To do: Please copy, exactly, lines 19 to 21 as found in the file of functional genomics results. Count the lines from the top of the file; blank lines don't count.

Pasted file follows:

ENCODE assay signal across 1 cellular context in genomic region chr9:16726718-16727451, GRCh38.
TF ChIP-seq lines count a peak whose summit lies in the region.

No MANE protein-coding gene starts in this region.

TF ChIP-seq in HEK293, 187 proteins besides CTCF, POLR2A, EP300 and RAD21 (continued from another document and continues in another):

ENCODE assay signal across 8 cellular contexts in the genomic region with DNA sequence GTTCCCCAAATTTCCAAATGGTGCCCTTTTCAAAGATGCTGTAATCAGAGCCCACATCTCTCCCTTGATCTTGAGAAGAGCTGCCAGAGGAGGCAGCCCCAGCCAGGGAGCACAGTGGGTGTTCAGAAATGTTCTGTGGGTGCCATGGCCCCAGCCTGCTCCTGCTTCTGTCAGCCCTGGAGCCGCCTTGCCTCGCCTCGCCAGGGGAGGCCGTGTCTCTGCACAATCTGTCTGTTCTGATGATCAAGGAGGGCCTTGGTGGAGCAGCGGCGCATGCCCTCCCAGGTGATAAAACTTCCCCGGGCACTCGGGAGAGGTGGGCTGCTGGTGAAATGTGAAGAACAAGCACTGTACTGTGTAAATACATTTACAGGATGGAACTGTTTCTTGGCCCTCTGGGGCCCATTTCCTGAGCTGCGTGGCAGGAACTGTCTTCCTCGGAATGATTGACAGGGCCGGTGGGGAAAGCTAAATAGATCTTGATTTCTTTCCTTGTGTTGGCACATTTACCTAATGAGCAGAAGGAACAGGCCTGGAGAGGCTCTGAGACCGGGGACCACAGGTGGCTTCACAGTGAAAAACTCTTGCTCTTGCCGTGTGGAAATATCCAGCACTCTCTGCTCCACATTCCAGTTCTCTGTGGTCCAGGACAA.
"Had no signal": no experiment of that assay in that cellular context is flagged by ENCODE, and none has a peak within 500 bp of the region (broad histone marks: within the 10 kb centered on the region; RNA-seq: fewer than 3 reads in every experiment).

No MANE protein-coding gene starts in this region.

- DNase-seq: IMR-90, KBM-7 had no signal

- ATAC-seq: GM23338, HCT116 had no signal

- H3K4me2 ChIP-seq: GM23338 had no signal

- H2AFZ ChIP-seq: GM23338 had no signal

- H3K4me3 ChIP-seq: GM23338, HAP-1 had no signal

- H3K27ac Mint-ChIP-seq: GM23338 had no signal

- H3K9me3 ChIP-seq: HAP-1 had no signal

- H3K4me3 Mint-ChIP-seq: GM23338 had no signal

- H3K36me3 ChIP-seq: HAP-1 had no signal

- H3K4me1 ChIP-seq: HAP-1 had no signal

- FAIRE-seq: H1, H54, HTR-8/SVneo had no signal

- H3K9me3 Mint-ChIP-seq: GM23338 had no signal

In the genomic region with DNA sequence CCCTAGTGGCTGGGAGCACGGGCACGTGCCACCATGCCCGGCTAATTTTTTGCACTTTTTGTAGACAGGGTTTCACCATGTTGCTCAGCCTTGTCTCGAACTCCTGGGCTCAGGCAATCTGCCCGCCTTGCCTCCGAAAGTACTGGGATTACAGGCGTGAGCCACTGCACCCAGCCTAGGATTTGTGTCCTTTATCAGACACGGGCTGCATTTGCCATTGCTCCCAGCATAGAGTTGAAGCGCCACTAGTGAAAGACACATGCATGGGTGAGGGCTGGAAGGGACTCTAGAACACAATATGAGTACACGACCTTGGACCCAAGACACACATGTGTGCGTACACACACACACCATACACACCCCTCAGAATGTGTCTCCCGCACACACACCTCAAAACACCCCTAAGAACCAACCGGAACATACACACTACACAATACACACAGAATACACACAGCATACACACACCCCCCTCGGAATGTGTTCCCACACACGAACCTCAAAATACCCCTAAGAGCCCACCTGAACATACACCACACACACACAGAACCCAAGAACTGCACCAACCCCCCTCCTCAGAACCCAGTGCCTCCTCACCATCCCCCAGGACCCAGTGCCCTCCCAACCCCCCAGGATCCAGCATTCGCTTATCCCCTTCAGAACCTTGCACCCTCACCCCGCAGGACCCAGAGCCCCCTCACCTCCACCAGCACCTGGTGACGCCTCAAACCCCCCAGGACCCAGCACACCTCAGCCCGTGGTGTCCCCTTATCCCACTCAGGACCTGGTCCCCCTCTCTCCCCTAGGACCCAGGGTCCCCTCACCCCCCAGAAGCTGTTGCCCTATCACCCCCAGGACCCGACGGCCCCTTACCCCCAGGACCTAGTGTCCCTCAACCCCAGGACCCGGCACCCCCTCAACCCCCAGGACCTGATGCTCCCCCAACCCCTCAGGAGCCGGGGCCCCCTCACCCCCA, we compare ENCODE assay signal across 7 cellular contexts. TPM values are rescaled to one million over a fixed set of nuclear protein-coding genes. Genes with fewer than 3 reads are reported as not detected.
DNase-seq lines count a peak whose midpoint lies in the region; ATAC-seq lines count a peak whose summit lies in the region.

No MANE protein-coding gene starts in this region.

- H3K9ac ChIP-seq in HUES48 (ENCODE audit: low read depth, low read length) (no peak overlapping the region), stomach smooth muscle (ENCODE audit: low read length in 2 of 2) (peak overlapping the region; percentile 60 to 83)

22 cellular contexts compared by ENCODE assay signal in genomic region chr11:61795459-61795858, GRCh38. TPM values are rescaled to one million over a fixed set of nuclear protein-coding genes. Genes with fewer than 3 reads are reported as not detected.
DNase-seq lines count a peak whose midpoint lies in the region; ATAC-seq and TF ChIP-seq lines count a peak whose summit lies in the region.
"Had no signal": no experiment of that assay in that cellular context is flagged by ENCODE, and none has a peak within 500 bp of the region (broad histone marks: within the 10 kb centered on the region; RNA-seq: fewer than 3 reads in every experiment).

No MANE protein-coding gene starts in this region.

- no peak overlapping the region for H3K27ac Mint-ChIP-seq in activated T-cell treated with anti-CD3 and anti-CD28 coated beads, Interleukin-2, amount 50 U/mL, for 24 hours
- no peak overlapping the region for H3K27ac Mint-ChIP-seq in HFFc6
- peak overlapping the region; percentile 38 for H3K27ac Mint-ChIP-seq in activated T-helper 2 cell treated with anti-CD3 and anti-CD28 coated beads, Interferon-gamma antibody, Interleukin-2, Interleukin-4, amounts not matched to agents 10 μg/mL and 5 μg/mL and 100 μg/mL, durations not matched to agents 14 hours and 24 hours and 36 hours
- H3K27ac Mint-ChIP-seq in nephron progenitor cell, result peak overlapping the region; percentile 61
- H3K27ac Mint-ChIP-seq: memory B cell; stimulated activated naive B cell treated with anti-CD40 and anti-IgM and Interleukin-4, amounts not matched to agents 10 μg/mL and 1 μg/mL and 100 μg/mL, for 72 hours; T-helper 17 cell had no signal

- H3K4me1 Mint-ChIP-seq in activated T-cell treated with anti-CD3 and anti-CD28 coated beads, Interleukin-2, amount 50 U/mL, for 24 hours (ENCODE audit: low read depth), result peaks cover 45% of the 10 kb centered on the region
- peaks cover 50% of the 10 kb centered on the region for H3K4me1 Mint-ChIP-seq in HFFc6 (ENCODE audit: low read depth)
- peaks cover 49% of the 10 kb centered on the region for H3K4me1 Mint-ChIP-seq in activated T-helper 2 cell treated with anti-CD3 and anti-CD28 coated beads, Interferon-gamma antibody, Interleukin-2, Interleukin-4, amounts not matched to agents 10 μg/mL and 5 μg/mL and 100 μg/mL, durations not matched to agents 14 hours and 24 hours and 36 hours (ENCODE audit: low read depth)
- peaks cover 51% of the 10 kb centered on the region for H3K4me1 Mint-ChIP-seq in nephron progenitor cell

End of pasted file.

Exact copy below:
- H3K9me3 Mint-ChIP-seq: GM23338 had no signal

In the genomic region with DNA sequence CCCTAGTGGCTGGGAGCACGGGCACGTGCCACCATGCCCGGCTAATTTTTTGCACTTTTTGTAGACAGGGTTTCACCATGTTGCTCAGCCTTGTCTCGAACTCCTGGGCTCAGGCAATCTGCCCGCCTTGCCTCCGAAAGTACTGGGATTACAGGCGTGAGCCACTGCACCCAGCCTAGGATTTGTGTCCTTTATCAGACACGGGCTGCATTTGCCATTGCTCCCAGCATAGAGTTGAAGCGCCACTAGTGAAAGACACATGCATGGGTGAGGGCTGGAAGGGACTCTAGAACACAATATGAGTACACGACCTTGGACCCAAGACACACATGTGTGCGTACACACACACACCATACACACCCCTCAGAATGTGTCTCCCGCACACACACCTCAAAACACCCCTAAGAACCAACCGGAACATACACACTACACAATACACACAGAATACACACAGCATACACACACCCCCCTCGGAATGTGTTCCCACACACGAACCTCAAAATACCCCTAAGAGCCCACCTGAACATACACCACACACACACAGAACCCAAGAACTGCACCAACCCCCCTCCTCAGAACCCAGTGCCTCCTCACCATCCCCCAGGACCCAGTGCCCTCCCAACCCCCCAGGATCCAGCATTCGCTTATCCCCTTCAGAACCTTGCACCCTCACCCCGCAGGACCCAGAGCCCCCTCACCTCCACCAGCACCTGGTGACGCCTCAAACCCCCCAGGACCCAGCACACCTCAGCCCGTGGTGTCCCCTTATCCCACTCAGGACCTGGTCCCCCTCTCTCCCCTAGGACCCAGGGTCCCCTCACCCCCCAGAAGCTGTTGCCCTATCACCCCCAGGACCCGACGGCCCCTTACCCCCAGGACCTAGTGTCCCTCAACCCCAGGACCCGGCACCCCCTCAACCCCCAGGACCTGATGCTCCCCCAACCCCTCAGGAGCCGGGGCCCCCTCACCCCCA, we compare ENCODE assay signal across 7 cellular contexts. TPM values are rescaled to one million over a fixed set of nuclear protein-coding genes. Genes with fewer than 3 reads are reported as not detected.
DNase-seq lines count a peak whose midpoint lies in the region; ATAC-seq lines count a peak whose summit lies in the region.